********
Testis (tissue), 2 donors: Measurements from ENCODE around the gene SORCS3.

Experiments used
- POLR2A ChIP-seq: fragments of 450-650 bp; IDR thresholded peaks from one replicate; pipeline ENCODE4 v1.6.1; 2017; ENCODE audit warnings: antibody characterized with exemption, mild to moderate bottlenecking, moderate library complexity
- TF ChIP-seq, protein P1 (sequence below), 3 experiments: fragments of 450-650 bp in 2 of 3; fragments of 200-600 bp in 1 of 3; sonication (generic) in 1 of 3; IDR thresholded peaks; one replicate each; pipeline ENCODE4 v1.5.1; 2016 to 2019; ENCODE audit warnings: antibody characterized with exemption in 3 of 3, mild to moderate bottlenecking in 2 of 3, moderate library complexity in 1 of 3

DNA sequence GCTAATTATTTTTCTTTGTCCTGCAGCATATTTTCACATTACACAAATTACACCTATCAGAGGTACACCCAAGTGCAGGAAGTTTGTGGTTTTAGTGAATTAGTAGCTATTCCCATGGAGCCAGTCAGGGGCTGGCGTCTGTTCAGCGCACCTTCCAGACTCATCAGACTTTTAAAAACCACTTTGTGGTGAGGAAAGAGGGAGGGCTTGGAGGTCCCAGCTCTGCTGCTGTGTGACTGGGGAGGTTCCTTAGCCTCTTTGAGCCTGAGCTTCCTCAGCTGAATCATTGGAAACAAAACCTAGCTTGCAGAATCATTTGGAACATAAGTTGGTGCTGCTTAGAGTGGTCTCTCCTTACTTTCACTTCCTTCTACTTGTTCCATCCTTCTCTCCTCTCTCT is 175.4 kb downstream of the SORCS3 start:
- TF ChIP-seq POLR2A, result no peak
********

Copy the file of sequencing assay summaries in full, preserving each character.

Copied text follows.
Testis (tissue), 2 donors: Measurements from ENCODE around the gene SORCS3.

Experiments used
- POLR2A ChIP-seq: fragments of 450-650 bp; IDR thresholded peaks from one replicate; pipeline ENCODE4 v1.6.1; 2017; ENCODE audit warnings: antibody characterized with exemption, mild to moderate bottlenecking, moderate library complexity
- TF ChIP-seq, protein P1 (sequence below), 3 experiments: fragments of 450-650 bp in 2 of 3; fragments of 200-600 bp in 1 of 3; sonication (generic) in 1 of 3; IDR thresholded peaks; one replicate each; pipeline ENCODE4 v1.5.1; 2016 to 2019; ENCODE audit warnings: antibody characterized with exemption in 3 of 3, mild to moderate bottlenecking in 2 of 3, moderate library complexity in 1 of 3

DNA sequence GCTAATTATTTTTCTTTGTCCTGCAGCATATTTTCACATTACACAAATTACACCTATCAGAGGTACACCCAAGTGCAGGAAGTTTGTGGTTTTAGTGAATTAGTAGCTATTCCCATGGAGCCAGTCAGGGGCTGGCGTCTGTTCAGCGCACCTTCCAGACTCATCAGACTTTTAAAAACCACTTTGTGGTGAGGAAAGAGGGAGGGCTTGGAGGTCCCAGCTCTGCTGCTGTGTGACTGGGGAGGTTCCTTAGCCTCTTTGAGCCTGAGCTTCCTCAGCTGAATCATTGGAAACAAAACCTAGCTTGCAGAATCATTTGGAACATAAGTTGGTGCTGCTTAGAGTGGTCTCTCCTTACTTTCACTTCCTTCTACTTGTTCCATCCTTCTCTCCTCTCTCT is 175.4 kb downstream of the SORCS3 start:
- TF ChIP-seq POLR2A, result no peak